At a meeting of the Economic Reporters' Forum in early January, the governor of the Bangladesh Bank (the central bank), Khorshed Alam, was optimistic about achieving the Bangladesh Bank's targets for money growth and inflation during the current fiscal year (to end-June 1996). These are the same as those for 1994/95: broad money growth of 13% and a 4% ceiling for inflation. He admitted that in 1994/95 domestic credit had risen by rather more than planned, by 17.6% compared with the target of 11.6%, while broad money had risen by 16% and consumer prices by 5.2%. However, the latter result was largely due to higher food prices (up by 8.6% in 1994/95) because of disappointing crops. Mr Alam went on to point out that the central bank had recently taken measures to remove excess liquidity (see Banking and finance).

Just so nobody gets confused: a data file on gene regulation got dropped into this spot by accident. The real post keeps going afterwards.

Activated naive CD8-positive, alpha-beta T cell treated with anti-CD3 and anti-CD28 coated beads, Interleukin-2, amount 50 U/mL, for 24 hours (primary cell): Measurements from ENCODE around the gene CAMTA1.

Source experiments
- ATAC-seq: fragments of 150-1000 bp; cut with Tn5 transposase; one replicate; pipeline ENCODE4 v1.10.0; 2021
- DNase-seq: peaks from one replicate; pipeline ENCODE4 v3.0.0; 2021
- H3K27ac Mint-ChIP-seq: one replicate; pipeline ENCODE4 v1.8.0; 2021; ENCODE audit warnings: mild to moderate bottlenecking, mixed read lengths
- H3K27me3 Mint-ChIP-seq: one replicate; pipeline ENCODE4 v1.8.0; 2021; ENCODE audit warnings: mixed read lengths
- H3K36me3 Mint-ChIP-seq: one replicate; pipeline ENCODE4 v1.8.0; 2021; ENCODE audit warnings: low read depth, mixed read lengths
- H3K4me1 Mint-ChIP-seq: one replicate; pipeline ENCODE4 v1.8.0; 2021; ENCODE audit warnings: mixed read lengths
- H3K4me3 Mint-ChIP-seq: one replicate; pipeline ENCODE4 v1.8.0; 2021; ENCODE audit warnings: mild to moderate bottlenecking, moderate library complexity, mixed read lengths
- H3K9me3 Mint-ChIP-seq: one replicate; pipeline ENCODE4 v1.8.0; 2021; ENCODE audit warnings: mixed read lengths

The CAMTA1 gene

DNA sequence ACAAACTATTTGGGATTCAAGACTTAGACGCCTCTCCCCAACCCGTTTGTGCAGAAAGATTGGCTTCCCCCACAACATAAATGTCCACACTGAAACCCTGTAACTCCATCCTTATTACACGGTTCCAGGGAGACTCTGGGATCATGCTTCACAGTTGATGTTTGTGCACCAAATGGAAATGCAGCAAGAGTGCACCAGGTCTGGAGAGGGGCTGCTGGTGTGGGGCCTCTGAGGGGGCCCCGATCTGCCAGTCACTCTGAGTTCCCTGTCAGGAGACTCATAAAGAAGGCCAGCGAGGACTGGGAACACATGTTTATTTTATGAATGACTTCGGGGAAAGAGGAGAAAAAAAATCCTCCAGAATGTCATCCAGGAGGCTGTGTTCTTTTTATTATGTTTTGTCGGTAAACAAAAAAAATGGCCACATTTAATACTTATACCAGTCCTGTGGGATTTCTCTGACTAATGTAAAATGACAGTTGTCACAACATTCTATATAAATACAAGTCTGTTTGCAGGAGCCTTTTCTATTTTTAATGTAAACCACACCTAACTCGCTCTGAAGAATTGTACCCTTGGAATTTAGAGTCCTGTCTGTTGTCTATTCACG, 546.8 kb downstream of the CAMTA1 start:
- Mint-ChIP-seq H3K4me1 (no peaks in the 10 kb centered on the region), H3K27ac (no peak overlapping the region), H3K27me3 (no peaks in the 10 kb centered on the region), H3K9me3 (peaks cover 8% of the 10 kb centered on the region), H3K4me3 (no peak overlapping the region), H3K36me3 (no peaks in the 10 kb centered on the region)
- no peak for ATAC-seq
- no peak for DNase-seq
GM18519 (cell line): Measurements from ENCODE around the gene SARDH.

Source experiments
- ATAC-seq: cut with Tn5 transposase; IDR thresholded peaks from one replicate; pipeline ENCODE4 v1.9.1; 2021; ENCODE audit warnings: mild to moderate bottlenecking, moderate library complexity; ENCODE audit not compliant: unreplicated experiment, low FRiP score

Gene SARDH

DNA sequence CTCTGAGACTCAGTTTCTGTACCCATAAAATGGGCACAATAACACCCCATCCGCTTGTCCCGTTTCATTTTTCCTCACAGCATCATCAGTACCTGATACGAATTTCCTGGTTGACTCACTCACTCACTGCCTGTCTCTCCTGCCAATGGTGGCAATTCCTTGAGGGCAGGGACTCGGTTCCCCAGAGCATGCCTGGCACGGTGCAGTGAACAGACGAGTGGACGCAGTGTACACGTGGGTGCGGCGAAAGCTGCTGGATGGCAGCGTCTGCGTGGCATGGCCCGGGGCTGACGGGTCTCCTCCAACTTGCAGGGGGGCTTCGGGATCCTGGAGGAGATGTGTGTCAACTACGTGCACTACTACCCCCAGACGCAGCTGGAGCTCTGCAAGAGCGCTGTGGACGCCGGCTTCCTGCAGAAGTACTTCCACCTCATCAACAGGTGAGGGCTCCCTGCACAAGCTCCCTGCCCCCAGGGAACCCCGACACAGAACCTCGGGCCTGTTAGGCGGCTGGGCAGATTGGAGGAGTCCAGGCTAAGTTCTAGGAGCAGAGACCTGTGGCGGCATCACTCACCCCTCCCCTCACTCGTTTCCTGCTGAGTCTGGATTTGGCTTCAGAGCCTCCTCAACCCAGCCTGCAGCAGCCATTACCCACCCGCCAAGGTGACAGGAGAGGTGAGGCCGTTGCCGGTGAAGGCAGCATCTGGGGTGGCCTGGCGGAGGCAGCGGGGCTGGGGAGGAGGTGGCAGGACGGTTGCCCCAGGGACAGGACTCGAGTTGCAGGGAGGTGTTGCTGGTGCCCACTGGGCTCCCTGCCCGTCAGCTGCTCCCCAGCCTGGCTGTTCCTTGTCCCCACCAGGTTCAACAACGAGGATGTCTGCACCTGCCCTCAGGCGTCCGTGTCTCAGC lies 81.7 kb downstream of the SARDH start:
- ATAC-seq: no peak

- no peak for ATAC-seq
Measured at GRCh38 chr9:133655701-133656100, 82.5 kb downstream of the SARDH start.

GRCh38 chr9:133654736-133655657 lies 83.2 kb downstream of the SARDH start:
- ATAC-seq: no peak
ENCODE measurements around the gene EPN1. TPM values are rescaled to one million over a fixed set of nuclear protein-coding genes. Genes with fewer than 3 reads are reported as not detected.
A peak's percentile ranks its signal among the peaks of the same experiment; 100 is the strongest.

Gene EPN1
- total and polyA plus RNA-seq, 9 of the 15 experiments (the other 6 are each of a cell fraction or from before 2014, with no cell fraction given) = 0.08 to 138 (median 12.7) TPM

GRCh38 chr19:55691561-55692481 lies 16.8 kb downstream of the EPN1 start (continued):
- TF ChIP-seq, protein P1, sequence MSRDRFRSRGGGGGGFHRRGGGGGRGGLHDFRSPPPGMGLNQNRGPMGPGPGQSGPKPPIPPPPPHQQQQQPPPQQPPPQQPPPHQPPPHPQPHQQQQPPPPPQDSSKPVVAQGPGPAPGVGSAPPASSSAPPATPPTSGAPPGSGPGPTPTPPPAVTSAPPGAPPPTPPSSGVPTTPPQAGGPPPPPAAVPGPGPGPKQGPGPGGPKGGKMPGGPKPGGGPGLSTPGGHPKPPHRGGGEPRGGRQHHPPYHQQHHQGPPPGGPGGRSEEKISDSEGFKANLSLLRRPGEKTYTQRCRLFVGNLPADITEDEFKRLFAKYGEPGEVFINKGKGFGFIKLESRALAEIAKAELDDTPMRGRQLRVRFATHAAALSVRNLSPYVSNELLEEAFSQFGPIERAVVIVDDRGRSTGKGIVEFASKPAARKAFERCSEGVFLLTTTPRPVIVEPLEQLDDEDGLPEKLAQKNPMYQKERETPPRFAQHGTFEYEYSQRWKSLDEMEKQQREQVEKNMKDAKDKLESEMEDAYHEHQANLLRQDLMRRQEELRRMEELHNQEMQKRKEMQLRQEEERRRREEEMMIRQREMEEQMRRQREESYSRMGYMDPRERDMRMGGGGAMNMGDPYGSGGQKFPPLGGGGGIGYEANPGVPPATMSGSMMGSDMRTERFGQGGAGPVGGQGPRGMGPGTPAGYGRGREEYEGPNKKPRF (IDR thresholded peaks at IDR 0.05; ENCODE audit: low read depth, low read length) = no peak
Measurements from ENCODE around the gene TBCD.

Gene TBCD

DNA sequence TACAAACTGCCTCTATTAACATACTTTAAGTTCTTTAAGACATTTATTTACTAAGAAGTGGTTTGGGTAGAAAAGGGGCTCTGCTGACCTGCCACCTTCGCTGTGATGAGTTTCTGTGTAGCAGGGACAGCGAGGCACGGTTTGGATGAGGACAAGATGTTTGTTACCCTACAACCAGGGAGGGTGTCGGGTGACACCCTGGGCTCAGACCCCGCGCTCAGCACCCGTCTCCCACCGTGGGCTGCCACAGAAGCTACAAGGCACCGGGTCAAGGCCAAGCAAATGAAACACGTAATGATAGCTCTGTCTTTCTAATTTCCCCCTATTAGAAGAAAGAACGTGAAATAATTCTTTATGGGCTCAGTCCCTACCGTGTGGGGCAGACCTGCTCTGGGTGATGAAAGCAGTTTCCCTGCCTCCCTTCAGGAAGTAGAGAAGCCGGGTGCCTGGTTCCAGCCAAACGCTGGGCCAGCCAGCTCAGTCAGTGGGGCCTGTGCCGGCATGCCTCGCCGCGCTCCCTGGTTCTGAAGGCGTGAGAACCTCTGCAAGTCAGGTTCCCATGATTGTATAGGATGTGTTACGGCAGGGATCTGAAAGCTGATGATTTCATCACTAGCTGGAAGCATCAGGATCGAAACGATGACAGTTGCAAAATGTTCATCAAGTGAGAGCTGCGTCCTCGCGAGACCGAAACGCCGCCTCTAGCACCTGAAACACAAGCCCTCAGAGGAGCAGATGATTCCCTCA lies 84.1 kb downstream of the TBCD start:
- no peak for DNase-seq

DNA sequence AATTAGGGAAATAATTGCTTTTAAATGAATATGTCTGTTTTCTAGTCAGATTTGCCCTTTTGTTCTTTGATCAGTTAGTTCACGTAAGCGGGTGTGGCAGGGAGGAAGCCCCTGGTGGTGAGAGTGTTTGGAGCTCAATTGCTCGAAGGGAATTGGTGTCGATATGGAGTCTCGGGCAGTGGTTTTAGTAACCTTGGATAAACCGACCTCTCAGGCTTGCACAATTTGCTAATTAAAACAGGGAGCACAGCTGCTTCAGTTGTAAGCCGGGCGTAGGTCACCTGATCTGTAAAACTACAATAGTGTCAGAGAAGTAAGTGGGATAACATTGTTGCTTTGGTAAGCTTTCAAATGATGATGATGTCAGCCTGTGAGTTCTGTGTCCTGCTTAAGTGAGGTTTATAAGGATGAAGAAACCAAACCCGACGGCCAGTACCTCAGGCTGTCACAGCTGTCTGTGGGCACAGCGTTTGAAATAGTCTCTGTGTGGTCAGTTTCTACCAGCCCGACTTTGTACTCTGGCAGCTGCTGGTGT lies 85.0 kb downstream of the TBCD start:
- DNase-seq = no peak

During the meeting the central bank governor reported that the Bangladesh Bureau of Statistics (BBS) had recently used a new method to calculate the rate of inflation, which would have yielded a rate of 4.4% in 1993/94, compared with the previous figure of 1.8%, and 8.7% in 1994/95, compared with 5.2%. However, the BBS, having produced figures which were widely criticised, then withdrew the new basis for calculation, making the excuse that it was not intended to be used immediately. (The whole episode illustrates the fallibility of measures of inflation in an economy with a large unrecorded sector.) Mr Alam said that, using the old method, the annualised rate of inflation in September was 5.8%, and in October 6%, and he was confident that the rate would fall to 5.8% by the end of December as a result of lower food prices. This seems a reasonable expectation, but the rate is not likely to edge down much more through the rest of this fiscal year because of the recent weakening of the taka.